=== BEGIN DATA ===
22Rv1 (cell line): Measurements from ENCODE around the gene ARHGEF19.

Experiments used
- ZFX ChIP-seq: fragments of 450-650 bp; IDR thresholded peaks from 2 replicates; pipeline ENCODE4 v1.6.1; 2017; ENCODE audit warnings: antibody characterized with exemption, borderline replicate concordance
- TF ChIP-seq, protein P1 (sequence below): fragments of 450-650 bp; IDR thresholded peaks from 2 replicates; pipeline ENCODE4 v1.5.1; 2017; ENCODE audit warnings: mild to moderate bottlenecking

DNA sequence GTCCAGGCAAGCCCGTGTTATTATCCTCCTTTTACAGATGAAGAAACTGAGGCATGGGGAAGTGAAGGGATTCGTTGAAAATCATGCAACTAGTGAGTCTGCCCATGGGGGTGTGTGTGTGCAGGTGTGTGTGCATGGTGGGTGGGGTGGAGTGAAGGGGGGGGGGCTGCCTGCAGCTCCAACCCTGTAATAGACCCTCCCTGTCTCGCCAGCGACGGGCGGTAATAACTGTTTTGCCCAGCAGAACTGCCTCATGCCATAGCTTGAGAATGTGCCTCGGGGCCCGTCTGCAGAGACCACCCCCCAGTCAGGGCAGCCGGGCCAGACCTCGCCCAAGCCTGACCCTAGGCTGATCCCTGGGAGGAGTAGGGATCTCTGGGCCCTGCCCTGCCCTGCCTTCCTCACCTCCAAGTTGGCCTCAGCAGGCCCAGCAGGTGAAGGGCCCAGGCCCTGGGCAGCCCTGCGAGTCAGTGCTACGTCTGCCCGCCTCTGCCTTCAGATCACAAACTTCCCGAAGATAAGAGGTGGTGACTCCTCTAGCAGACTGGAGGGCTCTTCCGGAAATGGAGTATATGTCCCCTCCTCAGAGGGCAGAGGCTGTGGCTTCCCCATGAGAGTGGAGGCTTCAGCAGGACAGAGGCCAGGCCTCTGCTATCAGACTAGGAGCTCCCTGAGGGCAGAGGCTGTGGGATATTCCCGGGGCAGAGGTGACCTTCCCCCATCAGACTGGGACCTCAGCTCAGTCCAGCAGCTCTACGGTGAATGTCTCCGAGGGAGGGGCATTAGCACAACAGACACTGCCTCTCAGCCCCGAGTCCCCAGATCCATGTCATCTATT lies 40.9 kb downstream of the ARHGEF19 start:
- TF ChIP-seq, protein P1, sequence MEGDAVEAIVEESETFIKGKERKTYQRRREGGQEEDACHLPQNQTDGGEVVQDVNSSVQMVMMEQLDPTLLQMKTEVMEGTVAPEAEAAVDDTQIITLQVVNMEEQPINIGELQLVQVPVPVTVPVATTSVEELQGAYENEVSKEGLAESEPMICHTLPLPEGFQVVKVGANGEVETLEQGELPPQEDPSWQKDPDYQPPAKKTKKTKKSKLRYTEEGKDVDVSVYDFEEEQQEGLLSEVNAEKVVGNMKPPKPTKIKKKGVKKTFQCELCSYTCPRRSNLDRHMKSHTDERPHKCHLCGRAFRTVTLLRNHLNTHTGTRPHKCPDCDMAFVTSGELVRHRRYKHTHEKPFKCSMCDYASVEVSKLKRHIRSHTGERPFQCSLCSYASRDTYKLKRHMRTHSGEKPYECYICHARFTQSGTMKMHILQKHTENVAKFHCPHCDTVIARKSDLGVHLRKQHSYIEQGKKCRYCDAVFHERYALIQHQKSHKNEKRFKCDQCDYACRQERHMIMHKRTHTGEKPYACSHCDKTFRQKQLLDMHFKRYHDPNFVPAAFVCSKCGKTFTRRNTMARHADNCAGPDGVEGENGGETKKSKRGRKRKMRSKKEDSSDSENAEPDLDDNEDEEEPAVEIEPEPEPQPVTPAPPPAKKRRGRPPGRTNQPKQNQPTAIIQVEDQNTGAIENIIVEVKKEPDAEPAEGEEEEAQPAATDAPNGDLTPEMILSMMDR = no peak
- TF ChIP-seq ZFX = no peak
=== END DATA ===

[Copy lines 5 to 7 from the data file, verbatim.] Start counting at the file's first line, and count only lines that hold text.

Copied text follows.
DNA sequence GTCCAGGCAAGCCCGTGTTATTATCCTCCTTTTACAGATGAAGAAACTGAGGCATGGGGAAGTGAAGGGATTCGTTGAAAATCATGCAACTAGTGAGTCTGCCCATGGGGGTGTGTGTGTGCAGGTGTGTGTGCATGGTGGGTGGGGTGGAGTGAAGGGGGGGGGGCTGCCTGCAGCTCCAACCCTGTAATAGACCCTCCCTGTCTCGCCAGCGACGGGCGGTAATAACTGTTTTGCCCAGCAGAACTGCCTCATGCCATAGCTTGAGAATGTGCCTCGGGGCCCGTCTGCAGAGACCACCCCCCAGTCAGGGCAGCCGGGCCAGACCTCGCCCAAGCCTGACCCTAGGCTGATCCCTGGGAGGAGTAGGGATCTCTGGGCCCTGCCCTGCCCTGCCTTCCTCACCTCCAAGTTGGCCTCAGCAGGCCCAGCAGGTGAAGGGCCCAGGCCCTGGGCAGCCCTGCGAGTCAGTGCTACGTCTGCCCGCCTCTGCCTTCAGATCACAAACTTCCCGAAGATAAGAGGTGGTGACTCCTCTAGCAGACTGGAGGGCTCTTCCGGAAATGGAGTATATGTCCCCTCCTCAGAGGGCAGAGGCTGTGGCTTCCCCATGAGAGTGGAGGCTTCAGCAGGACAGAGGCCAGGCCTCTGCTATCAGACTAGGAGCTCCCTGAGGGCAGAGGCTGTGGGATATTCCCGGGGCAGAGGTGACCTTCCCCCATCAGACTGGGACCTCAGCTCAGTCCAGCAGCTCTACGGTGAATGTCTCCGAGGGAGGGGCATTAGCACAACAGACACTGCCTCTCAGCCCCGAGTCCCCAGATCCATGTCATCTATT lies 40.9 kb downstream of the ARHGEF19 start:
- TF ChIP-seq, protein P1, sequence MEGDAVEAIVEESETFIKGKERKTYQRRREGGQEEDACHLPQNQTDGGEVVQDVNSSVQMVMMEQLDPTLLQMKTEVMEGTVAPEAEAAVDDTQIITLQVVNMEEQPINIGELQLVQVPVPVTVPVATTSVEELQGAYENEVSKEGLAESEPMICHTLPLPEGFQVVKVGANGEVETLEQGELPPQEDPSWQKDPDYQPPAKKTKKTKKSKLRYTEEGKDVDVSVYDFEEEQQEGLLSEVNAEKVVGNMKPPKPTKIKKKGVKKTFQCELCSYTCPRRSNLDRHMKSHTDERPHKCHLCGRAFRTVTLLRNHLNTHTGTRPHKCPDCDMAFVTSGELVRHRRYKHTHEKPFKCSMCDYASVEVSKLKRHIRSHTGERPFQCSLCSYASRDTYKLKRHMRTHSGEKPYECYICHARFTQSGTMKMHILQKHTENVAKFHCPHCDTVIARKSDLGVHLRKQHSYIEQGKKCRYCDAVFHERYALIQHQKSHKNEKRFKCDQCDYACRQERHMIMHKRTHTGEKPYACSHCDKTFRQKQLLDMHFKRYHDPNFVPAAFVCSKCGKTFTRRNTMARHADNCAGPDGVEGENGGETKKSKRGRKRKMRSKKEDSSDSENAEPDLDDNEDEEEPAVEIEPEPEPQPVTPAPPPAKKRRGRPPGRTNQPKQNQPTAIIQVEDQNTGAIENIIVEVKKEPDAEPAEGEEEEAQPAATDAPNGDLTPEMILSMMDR = no peak
- TF ChIP-seq ZFX = no peak